Turkish President Recep Tayyip Erdoğan on Saturday paid homage to an executed prime minister who has become emblematic for Turkish conservatives in order to rally his base on the eve of a historic runoff election.
Erdoğan’s visit to Istanbul’s Adnan Menderes mausoleum took him back to the man he cited when he announced elections on May 14, the day Turkey held its first free election in 1950, in a bid to extend his rule into an unprecedented third decade.
Menderes was tried and hanged one year after the military staged a coup in 1960 to put Turkey back on a more secular course.
Erdoğan survived a putsch attempt against his own Islamic-rooted government in 2016.
“The era of coups and juntas is over,” the 69-year-old declared after laying a wreath at Menderes’s tomb.
“I once again call on you to go to the ballot boxes. Tomorrow is a special day for us all.”
Erdoğan told his followers in January that he wanted to continue Menderes’s fight for religious rights and nationalist causes in the officially secular but overwhelmingly Muslim republic of 85 million people.
He paid a similarly symbolic visit to Istanbul’s iconic Hagia Sophia mosque on the eve of the first round.
His conversion of the ancient seat of eastern Christianity into a mosque in 2020 cemented his hero status among poorer and more rural voters who have helped keep him in power since 2003.
Erdoğan ended up beating secular opposition leader Kemal Kılıçdaroğlu by nearly five percentage points two weeks ago.
But his failure to top the 50 percent threshold set up Turkey’s first runoff Sunday and underscored the gradual ebbing of Erdoğan’s support.
‘They are afraid’
Kılıçdaroğlu has focused on more immediate issues as he tries to come from behind and return power to the secular party that ruled Turkey for most of the 20th century.
He used a late-night TV interview on Friday to accuse Erdoğan’s government of unfairly blocking his mass text messages to voters.
“They are afraid of us,” the 74-year-old former civil servant said.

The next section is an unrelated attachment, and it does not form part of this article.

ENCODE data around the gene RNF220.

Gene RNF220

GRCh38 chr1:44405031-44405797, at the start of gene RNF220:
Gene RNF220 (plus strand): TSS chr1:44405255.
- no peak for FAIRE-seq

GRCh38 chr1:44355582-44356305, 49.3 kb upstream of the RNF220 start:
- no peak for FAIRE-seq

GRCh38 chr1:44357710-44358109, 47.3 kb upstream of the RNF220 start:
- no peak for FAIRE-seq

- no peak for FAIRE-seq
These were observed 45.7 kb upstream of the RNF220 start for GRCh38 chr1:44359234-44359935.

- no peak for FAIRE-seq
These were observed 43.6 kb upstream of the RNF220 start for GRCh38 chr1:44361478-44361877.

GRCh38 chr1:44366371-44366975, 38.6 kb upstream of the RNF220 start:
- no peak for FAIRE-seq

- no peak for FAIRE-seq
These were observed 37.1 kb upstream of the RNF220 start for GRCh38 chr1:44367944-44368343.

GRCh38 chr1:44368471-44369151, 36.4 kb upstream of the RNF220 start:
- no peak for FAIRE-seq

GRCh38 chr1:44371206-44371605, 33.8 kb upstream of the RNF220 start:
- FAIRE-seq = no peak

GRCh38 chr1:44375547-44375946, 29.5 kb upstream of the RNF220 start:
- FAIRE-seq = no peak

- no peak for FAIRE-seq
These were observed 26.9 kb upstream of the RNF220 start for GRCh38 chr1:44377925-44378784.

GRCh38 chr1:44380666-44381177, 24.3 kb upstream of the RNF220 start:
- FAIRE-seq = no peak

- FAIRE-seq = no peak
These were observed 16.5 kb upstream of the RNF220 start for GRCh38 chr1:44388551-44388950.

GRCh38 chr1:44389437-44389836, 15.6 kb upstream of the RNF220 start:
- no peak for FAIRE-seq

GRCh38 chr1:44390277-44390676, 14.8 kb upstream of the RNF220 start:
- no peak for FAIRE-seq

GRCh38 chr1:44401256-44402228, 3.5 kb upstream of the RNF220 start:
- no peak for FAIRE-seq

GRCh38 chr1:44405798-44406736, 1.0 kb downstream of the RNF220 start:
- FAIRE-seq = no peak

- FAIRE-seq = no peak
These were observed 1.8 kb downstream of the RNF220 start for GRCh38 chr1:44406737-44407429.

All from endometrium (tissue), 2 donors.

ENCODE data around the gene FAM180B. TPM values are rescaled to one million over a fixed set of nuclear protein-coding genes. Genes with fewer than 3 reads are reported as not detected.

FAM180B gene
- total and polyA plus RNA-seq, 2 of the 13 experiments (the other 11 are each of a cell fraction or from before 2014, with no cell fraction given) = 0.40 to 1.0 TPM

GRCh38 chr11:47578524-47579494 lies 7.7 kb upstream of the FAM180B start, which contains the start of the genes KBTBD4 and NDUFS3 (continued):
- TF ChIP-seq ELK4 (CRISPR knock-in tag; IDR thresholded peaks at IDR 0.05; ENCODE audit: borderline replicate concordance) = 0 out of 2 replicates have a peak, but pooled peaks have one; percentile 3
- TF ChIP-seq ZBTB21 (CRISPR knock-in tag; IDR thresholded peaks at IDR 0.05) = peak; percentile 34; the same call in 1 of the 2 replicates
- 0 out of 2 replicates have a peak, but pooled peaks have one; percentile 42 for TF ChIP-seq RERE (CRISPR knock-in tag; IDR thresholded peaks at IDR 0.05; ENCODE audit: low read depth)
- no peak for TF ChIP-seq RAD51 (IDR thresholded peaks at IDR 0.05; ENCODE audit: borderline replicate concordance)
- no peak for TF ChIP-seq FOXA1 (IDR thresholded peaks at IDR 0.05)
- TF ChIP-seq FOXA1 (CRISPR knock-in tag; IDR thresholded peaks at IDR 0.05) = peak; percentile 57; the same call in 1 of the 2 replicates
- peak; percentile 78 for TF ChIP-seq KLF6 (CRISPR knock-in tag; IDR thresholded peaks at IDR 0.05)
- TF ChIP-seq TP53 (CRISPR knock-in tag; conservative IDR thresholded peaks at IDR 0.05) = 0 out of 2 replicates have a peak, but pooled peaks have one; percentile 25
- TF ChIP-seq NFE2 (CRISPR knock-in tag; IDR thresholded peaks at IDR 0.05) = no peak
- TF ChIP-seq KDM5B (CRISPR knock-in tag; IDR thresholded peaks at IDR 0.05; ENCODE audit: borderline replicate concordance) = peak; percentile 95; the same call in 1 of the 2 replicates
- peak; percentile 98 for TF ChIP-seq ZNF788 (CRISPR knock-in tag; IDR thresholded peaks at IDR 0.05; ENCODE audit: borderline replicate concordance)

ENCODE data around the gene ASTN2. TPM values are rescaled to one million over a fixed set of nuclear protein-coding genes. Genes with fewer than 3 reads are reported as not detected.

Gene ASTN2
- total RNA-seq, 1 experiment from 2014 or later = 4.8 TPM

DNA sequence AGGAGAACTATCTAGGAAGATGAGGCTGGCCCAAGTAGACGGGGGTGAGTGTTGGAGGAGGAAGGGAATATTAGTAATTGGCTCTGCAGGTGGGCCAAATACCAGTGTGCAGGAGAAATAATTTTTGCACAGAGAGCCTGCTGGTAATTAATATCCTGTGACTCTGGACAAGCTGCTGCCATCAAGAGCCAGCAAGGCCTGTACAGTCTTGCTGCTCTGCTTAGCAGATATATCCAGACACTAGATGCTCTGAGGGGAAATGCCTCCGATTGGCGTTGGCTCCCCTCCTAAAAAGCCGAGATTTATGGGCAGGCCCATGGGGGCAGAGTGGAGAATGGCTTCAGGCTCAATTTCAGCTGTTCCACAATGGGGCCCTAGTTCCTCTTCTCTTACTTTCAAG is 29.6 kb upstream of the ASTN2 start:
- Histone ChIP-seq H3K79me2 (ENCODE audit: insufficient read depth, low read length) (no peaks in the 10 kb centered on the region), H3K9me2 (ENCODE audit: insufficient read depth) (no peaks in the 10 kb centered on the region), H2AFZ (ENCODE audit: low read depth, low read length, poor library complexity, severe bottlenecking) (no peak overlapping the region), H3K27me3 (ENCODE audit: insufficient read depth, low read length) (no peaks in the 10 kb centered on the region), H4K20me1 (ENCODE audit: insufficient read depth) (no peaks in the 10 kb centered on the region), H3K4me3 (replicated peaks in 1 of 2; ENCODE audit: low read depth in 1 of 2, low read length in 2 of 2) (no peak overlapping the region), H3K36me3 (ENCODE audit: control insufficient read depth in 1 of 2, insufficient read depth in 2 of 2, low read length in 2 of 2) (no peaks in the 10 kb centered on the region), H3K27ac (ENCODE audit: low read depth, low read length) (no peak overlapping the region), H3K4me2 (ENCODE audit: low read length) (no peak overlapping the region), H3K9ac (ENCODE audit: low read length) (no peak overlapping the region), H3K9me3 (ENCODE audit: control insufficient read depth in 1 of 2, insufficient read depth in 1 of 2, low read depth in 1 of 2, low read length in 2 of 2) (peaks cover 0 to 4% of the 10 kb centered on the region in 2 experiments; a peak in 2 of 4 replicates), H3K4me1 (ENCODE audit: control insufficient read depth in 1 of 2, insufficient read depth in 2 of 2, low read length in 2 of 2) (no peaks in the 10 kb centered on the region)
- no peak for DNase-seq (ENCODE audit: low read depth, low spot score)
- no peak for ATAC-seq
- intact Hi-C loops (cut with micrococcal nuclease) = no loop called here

Observers say Turkey’s votes are free of meddling on election days — but unfair because the odds are stacked against the opposition in advance.
“These were competitive but still limited elections,” the Organization for Security and Cooperation in Europe (OSCE) election observer mission’s chief Michael Georg Link said after the first round.
“The criminalization of some political forces … prevented full political pluralism and impeded individuals’ rights to run in the elections,” Link said.
Opposition supporter Zerrin Altaylı said she thought Kılıçdaroğlu would win a fairly held vote.
“I hope the votes come out of the ballot boxes without any fraud,” the 60-year-old said. “If that happens, the results will be different than in the first round.”
‘Creating fake news’
Erdoğan’s first decade in power was distinguished by strong economic growth and warm relations with Western powers that elevated his global status and domestic support.
His second began with a corruption scandal and soon descended into a political crackdown and years of economic turmoil that erased many of the early gains.
Erdoğan’s consolidation of power included a near-complete monopolization of the media by the government and its business allies.
Reporters Without Borders (RSF) estimated that Erdoğan received 60 times as much airtime on the TRT Haber state broadcaster as Kılıçdaroğlu in April.
“They have taken over all the institutions,” Kılıçdaroğlu said in his television interview.
Erdoğan used his own TV appearance Friday to attack Western coverage of the campaign.
“They are more interested in the elections in Turkey than in their own countries,” Erdoğan said. “But they are always creating fake news.”
The vote is being accompanied by growing alarm about the fate of Turkey’s beleaguered lira and the stability of its banks.
Erdoğan forced the central bank to follow through on his unconventional theory that lower interest rates bring down inflation.
The exact opposite has occurred.
Turkey’s annual inflation rate touched 85 percent last year while the lira entered a brief freefall.
The lira has been holding remarkably steady this year — a sign the government is ploughing vast sums into market interventions to avoid politically sensitive falls.
The central bank’s net foreign currency holdings last week dropped into negative territory for the first time since 2002.
Economists feel that Erdoğan’s government will need to reverse course and sharply raise rates or stop supporting the lira if it wants to avoid a full-fledged crisis after the vote.
But retiree Nurdan Karaç said she cared more about “continuity” than personal wealth.
“The economy might have been bad yesterday and get better tomorrow,” she said.
“But what is important is our country, our people and our government.”
© Agence France-Presse